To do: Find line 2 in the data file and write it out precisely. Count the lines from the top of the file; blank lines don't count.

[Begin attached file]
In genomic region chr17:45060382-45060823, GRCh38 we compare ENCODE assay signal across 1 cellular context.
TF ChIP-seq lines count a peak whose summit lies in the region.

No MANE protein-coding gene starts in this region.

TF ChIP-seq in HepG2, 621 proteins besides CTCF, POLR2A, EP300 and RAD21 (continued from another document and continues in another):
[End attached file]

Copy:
TF ChIP-seq lines count a peak whose summit lies in the region.